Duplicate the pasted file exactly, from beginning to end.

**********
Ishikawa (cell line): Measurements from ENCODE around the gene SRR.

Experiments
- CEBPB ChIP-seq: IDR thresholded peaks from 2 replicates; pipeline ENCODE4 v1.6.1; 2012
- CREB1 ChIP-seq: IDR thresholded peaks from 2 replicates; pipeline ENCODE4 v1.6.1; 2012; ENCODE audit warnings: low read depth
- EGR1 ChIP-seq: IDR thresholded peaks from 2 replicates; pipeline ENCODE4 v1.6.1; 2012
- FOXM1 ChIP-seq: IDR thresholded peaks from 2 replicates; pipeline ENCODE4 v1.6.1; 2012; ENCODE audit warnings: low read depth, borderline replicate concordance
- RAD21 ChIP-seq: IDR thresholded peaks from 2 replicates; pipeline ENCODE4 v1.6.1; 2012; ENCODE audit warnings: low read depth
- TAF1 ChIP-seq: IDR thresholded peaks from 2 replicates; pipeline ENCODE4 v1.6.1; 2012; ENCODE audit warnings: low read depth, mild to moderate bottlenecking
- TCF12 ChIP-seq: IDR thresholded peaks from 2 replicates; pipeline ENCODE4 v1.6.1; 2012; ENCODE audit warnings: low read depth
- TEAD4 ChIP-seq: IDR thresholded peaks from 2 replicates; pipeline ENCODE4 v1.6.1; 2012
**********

Ishikawa (cell line): Measurements from ENCODE around the gene SRR.

Experiments
- CEBPB ChIP-seq: IDR thresholded peaks from 2 replicates; pipeline ENCODE4 v1.6.1; 2012
- CREB1 ChIP-seq: IDR thresholded peaks from 2 replicates; pipeline ENCODE4 v1.6.1; 2012; ENCODE audit warnings: low read depth
- EGR1 ChIP-seq: IDR thresholded peaks from 2 replicates; pipeline ENCODE4 v1.6.1; 2012
- FOXM1 ChIP-seq: IDR thresholded peaks from 2 replicates; pipeline ENCODE4 v1.6.1; 2012; ENCODE audit warnings: low read depth, borderline replicate concordance
- RAD21 ChIP-seq: IDR thresholded peaks from 2 replicates; pipeline ENCODE4 v1.6.1; 2012; ENCODE audit warnings: low read depth
- TAF1 ChIP-seq: IDR thresholded peaks from 2 replicates; pipeline ENCODE4 v1.6.1; 2012; ENCODE audit warnings: low read depth, mild to moderate bottlenecking
- TCF12 ChIP-seq: IDR thresholded peaks from 2 replicates; pipeline ENCODE4 v1.6.1; 2012; ENCODE audit warnings: low read depth
- TEAD4 ChIP-seq: IDR thresholded peaks from 2 replicates; pipeline ENCODE4 v1.6.1; 2012